Beyoncé, Kendrick Lamar, Adele top nominees for 2023 Grammy Awards
Beyoncé ties with Jay-Z as most nominated music act ever
On Tuesday, organizers for the Grammys announced the nominees for the 2023 awards and among the leaders were superstars Beyoncé and Adele, both competing with a new album after a six-year gap.
Beyoncé received nine nominations while Adele received seven — only directly competing with one another for song, record and album of the year.
Adele's Easy on Me is up for song and record categories while her 30 up for album of the year. Beyoncé's Break My Soul is up for the former two categories with her album Renaissance up for the latter.
The two artists were last in competition like this at the 2017 awards, as they competed head to head in all major categories. At the event that year, Adele won five trophies, while Beyoncé was shut out. Upon accepting album of the year, Adele first went to reject the award before eventually tearfully accepting.
"I can't possibly accept this award," she said onstage. "And I'm very humbled, and I'm very grateful and gracious, but the artist of my life is Beyoncé."
Beyoncé could make history at this year's awards though. She currently holds 28 Grammy wins, tied with Quincy Jones for most competitive category wins and only three less than Hungarian British composer Georg Solti.
Her nine nominations this year leave her tied with husband Jay-Z — who himself received five nods — for most nominated music act in the history of the awards, with 88.
Outside of the competition between Adele and Beyoncé, rapper Kendrick Lamar clinched the second spot for most nominations with eight — also showing up in record, album and song of the year.
Following him was Brandi Carlile with seven, and Harry Styles, whose TikTok earworm As It Was brought him four of his six nominations this year — for best pop solo performance, song of the year, record of the year and best music video. His album Harry's House is up for both best pop vocal album and album of the year.
Also up for six nominations were Mary J. Blige, Future, DJ Khaled, The-Dream and mastering engineer Randy Merrill.
Just behind them was Lizzo, who scored five nominations — only a slight reduction from her first showing in 2020 with eight nominations and five wins. She seemed genuinely surprised by the honour, tweeting soon after "I just woke up, what's going on?!"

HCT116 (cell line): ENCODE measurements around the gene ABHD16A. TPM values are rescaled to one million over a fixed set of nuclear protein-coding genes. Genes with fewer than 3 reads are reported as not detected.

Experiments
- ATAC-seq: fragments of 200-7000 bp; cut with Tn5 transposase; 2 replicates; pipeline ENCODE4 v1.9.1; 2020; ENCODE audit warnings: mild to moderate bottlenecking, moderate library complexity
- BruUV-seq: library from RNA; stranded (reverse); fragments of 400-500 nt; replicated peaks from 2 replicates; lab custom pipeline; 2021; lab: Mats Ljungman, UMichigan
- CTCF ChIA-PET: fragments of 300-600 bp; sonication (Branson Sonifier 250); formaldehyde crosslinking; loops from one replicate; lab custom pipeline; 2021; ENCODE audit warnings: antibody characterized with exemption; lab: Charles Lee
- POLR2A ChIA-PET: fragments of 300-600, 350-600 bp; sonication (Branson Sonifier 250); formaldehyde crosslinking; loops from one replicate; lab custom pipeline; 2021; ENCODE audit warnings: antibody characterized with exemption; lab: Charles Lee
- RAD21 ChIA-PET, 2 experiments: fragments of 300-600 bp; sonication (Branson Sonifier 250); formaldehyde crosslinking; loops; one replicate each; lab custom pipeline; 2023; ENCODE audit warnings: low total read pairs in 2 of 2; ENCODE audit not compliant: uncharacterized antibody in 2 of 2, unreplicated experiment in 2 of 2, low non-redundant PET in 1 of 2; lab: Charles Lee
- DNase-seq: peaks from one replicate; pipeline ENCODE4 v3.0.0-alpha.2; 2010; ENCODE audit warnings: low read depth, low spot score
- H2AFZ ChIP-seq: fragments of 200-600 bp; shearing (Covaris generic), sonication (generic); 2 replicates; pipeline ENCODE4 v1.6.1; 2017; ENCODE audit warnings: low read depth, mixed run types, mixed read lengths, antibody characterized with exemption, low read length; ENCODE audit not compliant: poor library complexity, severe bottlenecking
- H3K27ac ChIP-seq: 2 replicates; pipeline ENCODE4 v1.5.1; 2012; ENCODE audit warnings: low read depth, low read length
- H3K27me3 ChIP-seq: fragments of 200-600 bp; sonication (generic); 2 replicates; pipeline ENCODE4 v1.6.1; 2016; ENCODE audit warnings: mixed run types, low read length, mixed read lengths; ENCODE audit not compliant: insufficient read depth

I JUST WOKE UP WHATS GOING ON?!?!? 😱—@lizzo
Taylor Swift pulled in five, largely for her re-recording of 2012 album Red. While those nominations see her match Lionel Richie and Paul McCartney for most nominations in the song of the year category, she was snubbed for album of the year — which the original Red was up for a decade ago.
Another mixed-bag nomination was Disney's Encanto, which saw nods in three of the four visual media categories. Even still, the breakout hit We Don't Talk About Bruno was ignored for record and song of the year, despite dominating the charts earlier this year.
Canadian artists nominated
Canadians also showed up on the list in a big way, including Michael Bublé's Higher, which is up for best traditional pop vocal album. Kaytranada's Intimidated was nominated for best dance/electronic recording and Bryan Adams' So Happy It Hurts got a nod for best rock performance.
Vancouver's Tobias Jesso Jr. was nominated for the inaugural songwriter of the year, non classical category and Toronto's Boi-1da for producer of the year, non classical. He is also credited as a producer on Beyoncé's Renaissance and Jack Harlow's Come Home the Kids Miss You, which are also up for awards. Canadian conductor Yannick Nézet-Séguin also has five works up for awards, including in the best classical solo vocal album, best choral performance and best classical compendium categories.
Arcade Fire's We is also in the running for best alternative music album. Earlier this year, numerous Canadian radio stations pulled their discography from lineups after the Montreal band's frontman, Win Butler, was accused of sexual misconduct.
Organizers address diversity shortcomings
Announced by the likes of Olivia Rodrigo, John Legend, Machine Gun Kelly (who, perhaps pointedly, did not read out embattled performer Dave Chappelle's nomination for comedy album of the year) and Smokey Robinson, nearly half of this year's leading nominees are women and more than half are people of colour, according to the recording academy.
"This makes me feel very proud, but it makes me conscious of the fact that we have to maintain the work we have done," said Harvey Mason Jr., the Recording Academy's CEO.
The awards committed to more hiring diversity back in 2021, and on Tuesday Mason Jr. said there have been strides in the peer-driven voting system and increased membership, but he still believes more progress can be made.
"This year, I'm pleased with the result and work the voters did," he continued. "We have almost 13,000 voters now. It's really important work. I'm pleased to think they spent the time listening to the music and evaluating. I think you see by the type of nominations that they are not only going for just popular music or music that has a lot of streams. It's just music of high quality."
The show will be hosted by Trevor Noah and take place on Feb. 5 in Las Vegas, after a COVID-related delay in 2022 saw the awards take place in April.
It will also include five new categories: songwriter of the year, non-classical, best alternative music performance, best Americana performance, best score soundtrack for video games and best spoken word poetry album.
With files from The Associated Press